When it comes to purchasing a home, your options are enormous. What type of home you want to purchase comes down to several factors. Do you want new construction or a resale? How much property do you want to maintain? And a key question to consider is whether you want to live in an attached or detached home?
When it comes to attached homes, there are several to consider, a condo, a townhouse, and a semi-detached, which will typically be situated as a duplex. A detached home is pretty self-explanatory and is also commonly referred to as a single-family home. When determining which will be the right fit for you, there are a few things you should consider.
High or Low Maintenance
One of the biggest differences between the various levels of attached and detached homes is the amount of maintenance that will be required by the property owner. If you choose a condo, your obligations for maintenance will be confined to the interior of the home. With most townhomes, you may be required to maintain some of the lawn care and landscaping, but others generally others maintain the structure of the home, such as the roof and exterior paint. With a semi-detached and a single-family home, you are likely obligated to maintain the exterior, interior, and landscaping on the home.
Homeowners Associations (HOA) fees will almost always be included when you purchase a condo or townhome. Depending on where you purchase a single-family home, you may be subject to an HOA fee as well. These fees are used to cover the cost of maintenance required to keep the common areas up and will also cover any amenities that may be included in your building or community. This could include a community pool, rec-rooms or community centers, a gym, and more.
On the flip side of HOA’s is there are often several covenants, conditions, and restrictions that you must adhere to. This can include pet, parking, remodeling, and renting restrictions—and in the case of single-family and townhome communities, they can also restrict exterior modifications such as what color you are allowed to paint your home.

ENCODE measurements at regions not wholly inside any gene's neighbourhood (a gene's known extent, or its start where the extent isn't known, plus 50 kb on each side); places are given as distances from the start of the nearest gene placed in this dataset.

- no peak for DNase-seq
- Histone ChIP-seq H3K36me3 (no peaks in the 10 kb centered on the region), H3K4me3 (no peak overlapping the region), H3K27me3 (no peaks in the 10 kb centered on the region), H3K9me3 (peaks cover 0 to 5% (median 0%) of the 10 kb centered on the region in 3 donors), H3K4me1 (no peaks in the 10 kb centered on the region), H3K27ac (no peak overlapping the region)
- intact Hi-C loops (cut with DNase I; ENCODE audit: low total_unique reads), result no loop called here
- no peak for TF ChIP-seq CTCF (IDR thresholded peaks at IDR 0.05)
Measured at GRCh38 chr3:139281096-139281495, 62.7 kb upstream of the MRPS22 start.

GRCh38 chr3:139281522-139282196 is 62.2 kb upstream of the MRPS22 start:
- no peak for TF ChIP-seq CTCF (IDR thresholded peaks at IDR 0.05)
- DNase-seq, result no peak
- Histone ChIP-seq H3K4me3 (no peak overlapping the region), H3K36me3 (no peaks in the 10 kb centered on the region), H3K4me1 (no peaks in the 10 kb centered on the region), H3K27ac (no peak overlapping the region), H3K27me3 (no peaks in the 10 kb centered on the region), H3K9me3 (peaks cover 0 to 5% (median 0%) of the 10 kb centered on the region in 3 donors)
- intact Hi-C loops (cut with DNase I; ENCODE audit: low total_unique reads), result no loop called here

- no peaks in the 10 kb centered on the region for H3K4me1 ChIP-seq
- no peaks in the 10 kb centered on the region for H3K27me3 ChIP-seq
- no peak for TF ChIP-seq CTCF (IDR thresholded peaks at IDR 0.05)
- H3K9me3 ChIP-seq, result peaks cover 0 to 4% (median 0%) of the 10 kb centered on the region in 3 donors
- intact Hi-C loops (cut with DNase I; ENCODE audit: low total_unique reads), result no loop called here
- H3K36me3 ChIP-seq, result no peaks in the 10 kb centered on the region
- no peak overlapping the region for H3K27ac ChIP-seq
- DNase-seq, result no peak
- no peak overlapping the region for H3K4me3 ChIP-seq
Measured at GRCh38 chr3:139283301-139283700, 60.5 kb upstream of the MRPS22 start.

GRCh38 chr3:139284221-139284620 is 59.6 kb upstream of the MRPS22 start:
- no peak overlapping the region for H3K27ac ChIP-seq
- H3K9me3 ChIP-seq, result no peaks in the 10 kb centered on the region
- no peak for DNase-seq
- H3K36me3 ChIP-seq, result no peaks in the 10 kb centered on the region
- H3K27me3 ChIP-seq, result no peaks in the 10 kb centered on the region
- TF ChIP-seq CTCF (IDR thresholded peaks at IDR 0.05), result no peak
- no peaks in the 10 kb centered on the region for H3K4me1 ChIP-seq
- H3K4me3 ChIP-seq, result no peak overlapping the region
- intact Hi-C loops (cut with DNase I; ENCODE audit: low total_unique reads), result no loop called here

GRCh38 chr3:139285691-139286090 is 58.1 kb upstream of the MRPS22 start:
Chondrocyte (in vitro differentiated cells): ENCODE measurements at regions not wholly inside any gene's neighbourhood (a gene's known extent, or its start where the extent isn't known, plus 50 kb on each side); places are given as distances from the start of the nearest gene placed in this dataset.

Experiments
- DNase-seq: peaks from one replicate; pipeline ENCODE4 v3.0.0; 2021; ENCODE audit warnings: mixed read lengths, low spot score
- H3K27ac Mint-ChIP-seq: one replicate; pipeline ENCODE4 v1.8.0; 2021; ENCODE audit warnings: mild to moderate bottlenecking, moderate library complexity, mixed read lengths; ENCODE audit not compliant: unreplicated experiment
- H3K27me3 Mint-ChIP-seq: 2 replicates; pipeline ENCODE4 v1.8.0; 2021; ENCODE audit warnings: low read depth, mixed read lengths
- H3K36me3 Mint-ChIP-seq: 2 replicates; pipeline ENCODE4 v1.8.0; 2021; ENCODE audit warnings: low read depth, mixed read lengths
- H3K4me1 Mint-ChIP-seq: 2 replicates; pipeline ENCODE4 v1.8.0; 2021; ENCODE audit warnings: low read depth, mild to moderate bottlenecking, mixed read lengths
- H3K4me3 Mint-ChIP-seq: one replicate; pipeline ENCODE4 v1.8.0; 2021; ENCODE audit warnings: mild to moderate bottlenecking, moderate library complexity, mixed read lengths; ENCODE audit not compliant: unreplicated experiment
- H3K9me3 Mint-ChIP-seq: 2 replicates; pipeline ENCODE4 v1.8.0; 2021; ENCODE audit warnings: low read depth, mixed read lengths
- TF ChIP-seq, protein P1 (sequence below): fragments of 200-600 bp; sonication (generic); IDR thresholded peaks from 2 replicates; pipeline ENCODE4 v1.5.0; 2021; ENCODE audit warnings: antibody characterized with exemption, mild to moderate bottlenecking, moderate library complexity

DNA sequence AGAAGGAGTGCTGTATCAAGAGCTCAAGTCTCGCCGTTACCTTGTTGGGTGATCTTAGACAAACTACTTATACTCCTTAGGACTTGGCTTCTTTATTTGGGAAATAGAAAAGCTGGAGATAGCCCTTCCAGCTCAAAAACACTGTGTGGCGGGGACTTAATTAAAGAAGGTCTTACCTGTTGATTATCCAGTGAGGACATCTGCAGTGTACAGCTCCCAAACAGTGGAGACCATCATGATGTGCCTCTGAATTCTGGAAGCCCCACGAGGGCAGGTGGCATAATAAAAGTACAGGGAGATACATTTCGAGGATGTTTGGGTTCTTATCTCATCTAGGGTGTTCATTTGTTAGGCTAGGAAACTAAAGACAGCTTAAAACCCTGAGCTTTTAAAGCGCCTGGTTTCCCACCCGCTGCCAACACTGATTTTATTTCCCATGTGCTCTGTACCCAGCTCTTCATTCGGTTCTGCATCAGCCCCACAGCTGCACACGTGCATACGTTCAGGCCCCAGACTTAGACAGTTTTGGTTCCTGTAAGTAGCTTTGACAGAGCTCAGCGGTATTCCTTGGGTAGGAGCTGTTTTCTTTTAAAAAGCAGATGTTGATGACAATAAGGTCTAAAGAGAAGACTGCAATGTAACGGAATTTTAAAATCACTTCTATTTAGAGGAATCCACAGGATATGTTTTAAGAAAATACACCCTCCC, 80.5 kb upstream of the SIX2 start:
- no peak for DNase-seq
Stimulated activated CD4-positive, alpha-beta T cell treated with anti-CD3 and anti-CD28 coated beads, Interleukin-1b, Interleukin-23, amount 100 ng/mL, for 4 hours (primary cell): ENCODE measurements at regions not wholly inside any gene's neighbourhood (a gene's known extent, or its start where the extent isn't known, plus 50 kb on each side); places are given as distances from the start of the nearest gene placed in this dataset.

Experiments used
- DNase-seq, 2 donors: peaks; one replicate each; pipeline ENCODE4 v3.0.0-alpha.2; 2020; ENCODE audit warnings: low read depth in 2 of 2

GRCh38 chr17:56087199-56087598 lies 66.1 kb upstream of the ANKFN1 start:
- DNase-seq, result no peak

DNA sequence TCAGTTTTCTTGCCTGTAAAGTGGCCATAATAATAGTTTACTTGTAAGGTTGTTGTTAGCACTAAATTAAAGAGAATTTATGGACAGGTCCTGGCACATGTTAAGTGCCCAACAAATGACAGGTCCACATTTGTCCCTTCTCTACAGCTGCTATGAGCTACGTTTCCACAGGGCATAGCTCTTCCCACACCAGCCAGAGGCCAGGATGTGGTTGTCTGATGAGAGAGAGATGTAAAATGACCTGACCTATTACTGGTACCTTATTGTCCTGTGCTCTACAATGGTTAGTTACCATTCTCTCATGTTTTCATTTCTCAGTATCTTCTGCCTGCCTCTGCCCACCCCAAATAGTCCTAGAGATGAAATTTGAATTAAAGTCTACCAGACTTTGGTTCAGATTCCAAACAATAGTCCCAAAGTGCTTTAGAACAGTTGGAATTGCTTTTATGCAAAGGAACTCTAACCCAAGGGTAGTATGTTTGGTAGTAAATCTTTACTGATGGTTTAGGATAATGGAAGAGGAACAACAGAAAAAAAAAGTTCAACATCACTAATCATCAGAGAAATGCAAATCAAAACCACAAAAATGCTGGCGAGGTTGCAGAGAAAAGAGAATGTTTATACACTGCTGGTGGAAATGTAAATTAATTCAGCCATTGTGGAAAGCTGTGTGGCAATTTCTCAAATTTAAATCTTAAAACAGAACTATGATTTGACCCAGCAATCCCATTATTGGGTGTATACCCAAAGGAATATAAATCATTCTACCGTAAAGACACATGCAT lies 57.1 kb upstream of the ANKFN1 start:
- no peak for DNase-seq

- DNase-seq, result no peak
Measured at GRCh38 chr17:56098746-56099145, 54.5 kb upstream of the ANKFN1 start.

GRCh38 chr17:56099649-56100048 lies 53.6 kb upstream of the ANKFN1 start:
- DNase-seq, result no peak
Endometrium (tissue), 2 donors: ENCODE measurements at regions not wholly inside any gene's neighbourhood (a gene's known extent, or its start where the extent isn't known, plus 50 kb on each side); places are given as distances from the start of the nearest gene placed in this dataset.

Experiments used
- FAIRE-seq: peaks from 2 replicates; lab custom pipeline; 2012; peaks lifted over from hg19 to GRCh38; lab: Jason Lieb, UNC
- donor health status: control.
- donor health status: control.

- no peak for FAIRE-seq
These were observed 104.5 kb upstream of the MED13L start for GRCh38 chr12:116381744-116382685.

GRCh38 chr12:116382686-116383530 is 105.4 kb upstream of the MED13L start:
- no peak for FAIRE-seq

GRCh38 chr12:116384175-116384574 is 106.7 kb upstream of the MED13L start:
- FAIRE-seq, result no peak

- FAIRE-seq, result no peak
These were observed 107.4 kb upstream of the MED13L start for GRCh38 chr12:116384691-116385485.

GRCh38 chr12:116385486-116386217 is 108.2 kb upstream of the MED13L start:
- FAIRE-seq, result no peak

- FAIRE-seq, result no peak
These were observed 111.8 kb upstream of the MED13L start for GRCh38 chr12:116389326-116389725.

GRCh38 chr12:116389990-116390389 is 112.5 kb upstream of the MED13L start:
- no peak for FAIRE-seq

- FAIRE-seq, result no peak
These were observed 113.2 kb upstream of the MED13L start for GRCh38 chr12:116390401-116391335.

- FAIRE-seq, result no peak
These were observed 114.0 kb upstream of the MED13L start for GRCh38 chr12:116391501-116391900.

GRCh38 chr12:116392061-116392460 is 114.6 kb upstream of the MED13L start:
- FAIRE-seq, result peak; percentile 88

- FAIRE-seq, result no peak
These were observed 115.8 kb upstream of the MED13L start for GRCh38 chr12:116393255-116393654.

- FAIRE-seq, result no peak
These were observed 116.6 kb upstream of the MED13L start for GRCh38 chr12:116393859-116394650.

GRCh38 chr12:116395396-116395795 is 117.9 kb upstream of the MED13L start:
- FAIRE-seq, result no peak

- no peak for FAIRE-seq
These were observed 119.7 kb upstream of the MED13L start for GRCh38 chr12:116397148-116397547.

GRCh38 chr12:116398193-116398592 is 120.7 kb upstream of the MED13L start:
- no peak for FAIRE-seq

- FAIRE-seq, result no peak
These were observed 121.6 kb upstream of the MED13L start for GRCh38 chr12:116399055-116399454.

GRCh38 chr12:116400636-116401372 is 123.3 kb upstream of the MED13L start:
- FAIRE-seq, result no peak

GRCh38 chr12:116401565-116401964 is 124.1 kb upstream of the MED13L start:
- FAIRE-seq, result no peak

Privacy and Soundproofing
When you share walls, it’s natural for some noise translation between one unit and another. Builders will take steps to try to dampen the effect, but no matter what, from time-to-time you will likely hear your neighbors or disrupt your neighbors with your own noise. This is especially important to consider if you have young children who are more inclined to run around the home and potentially cause a disturbance to occupants of the adjoining unit. Townhome and condo communities also naturally create closer quarters with your neighbors. You may find yourself bumping into them in the hallway, elevator, lobby, or parking lot. If you prefer a little more distance, a single-family home may be the way to go.
Cost and Value
Heating and cooling costs can be less expensive for condo and townhome buyers because of shared walls. The construction cost is also lower because walls are being shared, savings which ideally will be passed along to the buyer. However, there can be costs tacked onto condo and townhome living, ranging from a parking or storage space fee to the customary HOA charges.
In the past it was often thought that single-family homes would improve in value faster than condos or attached homes. With the improved reputations of condo communities, and the recent popularity of condo living by first-time homebuyers and empty nesters, detached home styles have become more desirable. Both can be a wise investment if you choose a quality neighborhood and good construction.
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